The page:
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In the wee Sunday morning hours of May 4, employees closed The Tavern after a busy Saturday night of patrons gambling, dining and dancing to live music. The place was bereft of people except for the night watchman.
Suddenly, around 5:15 a.m., he noticed flames inside. He ran to the cabin behind the club and retrieved the orchestra’s saxophone player who was just about to go to bed. The two men battled the blaze with fire extinguishers, unsuccessfully, as it already had become unmanageable. They grabbed three saxophones and hurried outside.
The Devastating Fury
All of the city’s firemen arrived at the property, at the intersection of then U.S. Highway 40, also called the Verdi Highway, and Second Streeet, seven minutes later. In the meantime, a strong wind had whipped the flames into a conflagration.
With the structure too far gone to be saved when they got to the scene, the firefighters focused on preventing the blaze from spreading to and igniting neighboring structures. They blasted the fire with water for 6.5 hours. Lookie-loos gathered and watched the demise.
“The dry, frame building, finished on the outside with pine slabs on which the original bark remained, burned rapidly,” reported the Reno Evening Gazette (May 5, 1941). “One of Reno’s oldest and best known nightclubs” as described by the Nevada State Journal (May 5, 1941), was no more.
The fire destroyed the building and nearly everything inside. The unsalvageable assets included gambling tables and paraphernalia for craps, 21, roulette and slot machines; the bar and kitchen equipment; the $3,000 (about $54,000 today) liquor inventory in the basement; and numerous musical instruments, including three pianos, drums, a trumpet, guitar and clarinet.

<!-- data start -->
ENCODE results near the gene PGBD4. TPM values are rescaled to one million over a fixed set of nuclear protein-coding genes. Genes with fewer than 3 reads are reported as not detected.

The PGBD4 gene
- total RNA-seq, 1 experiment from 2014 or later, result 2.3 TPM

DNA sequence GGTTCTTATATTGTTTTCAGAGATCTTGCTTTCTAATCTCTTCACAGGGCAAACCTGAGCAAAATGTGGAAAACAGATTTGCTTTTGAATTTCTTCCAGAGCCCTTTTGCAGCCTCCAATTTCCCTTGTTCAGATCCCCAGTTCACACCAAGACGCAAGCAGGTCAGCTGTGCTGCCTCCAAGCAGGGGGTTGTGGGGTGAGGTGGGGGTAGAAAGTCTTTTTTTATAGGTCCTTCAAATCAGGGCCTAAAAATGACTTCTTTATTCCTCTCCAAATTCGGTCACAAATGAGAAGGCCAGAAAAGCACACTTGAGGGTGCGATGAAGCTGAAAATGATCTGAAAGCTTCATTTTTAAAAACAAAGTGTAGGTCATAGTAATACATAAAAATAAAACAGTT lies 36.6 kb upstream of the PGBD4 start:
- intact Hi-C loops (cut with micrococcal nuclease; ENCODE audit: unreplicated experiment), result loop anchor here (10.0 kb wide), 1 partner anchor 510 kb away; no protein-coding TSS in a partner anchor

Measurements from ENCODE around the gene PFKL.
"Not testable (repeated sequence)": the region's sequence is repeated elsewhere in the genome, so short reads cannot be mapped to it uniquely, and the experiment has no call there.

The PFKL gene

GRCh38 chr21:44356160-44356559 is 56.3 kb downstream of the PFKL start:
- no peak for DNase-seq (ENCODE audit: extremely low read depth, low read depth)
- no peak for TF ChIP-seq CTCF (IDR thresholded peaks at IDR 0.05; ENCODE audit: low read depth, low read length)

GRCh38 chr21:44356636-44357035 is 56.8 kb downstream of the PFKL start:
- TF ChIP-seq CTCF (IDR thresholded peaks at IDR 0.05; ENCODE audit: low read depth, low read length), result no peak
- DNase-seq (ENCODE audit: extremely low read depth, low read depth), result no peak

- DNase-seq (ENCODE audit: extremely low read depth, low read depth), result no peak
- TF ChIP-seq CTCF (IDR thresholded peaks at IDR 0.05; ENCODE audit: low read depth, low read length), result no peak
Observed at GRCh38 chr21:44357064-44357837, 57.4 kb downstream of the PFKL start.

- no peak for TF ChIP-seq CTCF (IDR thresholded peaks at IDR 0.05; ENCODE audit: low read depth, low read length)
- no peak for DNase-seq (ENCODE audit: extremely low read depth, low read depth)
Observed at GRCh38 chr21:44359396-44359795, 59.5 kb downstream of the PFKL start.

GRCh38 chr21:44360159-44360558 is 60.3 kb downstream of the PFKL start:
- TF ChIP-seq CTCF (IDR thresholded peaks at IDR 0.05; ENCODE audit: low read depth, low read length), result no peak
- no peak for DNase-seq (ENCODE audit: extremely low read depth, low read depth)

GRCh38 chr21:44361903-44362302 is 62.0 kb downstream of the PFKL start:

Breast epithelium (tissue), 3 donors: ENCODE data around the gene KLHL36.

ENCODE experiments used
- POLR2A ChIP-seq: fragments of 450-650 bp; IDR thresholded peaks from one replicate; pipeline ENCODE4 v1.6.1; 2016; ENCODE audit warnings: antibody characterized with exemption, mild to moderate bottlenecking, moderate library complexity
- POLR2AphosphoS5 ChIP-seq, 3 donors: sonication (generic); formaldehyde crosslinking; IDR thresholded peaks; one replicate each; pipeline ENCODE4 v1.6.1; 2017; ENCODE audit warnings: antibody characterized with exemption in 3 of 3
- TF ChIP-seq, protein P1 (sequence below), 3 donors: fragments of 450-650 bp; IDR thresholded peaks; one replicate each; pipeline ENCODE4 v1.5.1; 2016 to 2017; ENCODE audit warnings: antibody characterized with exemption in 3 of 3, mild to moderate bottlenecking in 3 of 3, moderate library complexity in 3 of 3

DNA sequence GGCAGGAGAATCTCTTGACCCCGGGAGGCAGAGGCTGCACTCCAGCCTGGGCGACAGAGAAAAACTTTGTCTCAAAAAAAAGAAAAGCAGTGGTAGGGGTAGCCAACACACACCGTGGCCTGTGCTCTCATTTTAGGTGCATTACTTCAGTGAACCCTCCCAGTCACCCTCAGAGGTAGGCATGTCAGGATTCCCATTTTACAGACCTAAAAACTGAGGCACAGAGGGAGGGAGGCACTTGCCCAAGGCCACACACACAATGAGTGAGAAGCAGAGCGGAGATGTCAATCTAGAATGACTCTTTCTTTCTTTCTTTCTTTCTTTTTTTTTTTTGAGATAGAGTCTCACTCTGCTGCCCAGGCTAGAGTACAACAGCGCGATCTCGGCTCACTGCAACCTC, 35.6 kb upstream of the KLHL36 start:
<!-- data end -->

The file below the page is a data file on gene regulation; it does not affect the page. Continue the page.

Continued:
Only the safe and its contents — sacks of silver and currency and documents — survived.
Victor Partipilo, The Tavern manager and co-owner with his wife Mary Dormio Partipilo, told the press the business’ current loss amounted to at least $30,000 ($541,000), but more than $100,000 ($2 million) had been spent on the club over the previous nine years.
Victor told the press he intended to rebuild and reopen the nightclub on the same site but didn’t. Instead, he and a partner, Brownie Paretti, debuted and ran the El Tavern Auto Court and Coffee shop there.
A Curious Trend
The Tavern wasn’t the only popular Northern Nevada gambling night spot that had burned down during the first decade of open gambling in the state.
Fire also annihilated the Willows, also on the Verdi Highway, in June 1932 when it was being renovated for a reopening, the Country Club in 1936 and the Cal-Neva Lodge, when closed during the off season, in 1937. Only the Cal-Neva was resurrected.
Photo: from the Nevada Historical Society